Friday, 15 August 2014

Walking with cows at Figham Common


I had a pleasant outing to Figham Common with the Hull Natural History Society on Tuesday evening. Figham is one of the three commons of Beverley, which I had never visited before. As I arrived at 7 pm, a double rainbow glowed bright on the horizon and a group of swallows flew low over the fields. The weather was mixed, and we managed to avoid the rain for most of the time, except for a good shower at the end. There were good numbers of bullocks of various breeds in the common, and we were object of their attention (above) in between curious and nervous. What more obvious thing than looking for dung beetles in a common? After all, dung is one of the most abundant microhabitats there. I quickly armed myself with a suitable poo-stick and started poking into cow pats of a range of sizes and consistencies, while Robert Jaques predicted our chances of success remarkably well. These efforts were quickly rewarded with several beetles, which ended in the bug pot for later ID and photos. What!? dung beetles? I hear you say, in the UK!? but yes, not the large African dung ball-rolling beetle, but awesome little critters regardless, the largest about 2 cm long, which are involved in the processing of the tons of dung produced by cattle, horses and other mammals. Dung beetles, some aquatic beetles and their larvae live in the moist, rich environment of the cow pat, feeding on bacteria, fungi and decomposing vegetable matter. We also came across Yellow Dung Flies, early colonisers of fresh cowpats (below).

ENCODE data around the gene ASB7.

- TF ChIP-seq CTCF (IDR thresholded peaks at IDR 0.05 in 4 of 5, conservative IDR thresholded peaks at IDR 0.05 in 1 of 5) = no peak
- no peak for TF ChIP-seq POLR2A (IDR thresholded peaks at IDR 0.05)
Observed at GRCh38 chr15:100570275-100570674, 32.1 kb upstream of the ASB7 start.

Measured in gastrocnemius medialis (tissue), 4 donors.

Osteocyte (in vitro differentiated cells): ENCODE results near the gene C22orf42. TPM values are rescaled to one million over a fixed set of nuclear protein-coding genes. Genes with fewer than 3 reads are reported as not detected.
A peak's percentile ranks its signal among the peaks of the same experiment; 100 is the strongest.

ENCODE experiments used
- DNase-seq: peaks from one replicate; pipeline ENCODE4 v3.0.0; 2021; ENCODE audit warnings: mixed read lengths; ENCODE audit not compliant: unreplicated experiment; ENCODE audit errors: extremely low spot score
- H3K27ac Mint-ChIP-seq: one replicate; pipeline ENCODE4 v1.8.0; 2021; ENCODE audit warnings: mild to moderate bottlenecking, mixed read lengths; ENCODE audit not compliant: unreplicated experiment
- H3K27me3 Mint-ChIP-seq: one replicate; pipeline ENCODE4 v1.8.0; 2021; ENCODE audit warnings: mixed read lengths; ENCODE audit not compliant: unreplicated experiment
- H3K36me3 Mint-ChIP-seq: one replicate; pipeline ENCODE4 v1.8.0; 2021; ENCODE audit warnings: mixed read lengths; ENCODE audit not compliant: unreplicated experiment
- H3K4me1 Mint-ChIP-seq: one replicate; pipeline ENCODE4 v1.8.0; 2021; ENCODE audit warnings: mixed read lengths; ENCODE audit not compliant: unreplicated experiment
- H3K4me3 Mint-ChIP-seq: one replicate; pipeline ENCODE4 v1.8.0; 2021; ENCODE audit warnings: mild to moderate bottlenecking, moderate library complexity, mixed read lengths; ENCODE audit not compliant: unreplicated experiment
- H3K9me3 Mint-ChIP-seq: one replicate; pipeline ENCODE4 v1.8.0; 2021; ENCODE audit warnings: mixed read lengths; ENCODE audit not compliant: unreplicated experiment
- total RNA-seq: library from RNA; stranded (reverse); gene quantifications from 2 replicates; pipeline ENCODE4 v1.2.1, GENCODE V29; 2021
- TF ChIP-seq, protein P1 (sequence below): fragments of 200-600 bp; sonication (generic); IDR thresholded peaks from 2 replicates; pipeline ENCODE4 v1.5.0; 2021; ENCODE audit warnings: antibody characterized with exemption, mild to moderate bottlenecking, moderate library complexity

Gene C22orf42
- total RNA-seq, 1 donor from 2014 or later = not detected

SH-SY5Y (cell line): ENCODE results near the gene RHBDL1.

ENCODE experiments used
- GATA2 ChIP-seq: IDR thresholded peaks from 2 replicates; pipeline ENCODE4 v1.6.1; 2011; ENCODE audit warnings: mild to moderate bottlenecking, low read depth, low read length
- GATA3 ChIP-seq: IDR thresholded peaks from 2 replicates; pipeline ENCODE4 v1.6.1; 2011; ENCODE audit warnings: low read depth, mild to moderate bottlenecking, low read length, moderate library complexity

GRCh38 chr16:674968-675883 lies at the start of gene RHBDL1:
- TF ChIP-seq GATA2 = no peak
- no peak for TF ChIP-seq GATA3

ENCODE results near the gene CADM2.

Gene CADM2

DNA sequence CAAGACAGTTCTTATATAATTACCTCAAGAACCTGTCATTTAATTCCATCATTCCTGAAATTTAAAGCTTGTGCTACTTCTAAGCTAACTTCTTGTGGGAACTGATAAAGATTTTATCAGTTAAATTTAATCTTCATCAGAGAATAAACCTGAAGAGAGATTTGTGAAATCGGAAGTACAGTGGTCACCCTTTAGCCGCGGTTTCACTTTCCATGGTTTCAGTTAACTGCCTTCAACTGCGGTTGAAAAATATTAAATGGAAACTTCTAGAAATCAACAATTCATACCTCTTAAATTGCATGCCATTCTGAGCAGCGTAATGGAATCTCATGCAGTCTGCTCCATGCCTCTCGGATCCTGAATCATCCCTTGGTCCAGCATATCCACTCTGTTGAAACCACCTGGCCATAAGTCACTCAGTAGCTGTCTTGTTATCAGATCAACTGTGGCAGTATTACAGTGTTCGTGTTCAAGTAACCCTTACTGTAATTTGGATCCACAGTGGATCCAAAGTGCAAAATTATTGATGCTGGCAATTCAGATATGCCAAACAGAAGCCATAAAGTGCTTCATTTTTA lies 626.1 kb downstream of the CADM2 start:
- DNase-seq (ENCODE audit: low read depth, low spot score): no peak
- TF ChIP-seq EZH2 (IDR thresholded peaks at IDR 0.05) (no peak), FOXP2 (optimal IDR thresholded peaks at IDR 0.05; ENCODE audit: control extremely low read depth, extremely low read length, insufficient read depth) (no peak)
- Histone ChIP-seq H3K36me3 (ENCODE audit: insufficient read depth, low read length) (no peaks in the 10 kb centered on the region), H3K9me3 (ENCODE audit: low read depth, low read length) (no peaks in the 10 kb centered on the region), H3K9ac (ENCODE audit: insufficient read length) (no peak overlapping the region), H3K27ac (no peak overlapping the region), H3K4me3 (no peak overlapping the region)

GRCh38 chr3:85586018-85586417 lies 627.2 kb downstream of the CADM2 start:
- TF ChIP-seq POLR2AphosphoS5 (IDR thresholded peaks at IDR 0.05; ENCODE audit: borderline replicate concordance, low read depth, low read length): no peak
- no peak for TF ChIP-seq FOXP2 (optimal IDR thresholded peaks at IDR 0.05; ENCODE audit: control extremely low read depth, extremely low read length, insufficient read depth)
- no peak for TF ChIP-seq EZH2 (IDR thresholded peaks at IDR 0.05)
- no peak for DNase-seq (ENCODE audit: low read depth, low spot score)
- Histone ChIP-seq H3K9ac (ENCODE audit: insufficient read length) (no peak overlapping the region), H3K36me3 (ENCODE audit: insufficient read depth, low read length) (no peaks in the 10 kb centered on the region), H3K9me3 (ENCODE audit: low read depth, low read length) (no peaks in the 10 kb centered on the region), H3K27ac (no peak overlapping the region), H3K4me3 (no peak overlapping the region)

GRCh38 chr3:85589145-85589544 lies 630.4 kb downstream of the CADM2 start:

Robert brought me the beetles back today, nicely IDd and I had a session on them on white background. The first beetle, Aphodius fossor, a true dung beetle of the family scarabeidae, walks slowly, and when surprised in the dung, they played dead and were easy to collect. During the photo session they were quite obliging and after a few shots in the white bowl, I ended up placing it on a white sheet of paper as background, as it allowed me to get the right angle and try to portray its lovely shovel-shaped head.
Aphodius fossor, a dung beetle. The shovel-shaped head allows them to dig easily into the dung. Its species name 'fossor' means digger in latin.
a front view of A. fossor


The second species is a smaller, water scavenger beetle, Sphaeridium sp., I tried to use the same technique with this species, but it was a much more lively, fast beetle, and as shortly after coming out of the pot, it lifted the front of the body, antennae spread, like smelling the air, and it just flew off vertically, carrying its mite with it.
Water scavenger beetle, Sphaeridium sp. with mite
Sphaeridium sp. stretching its wings.
A Lesser Marsh Grasshopper
You can see the bird and plant list of this and other field visits at the Hull Natural History Society website.

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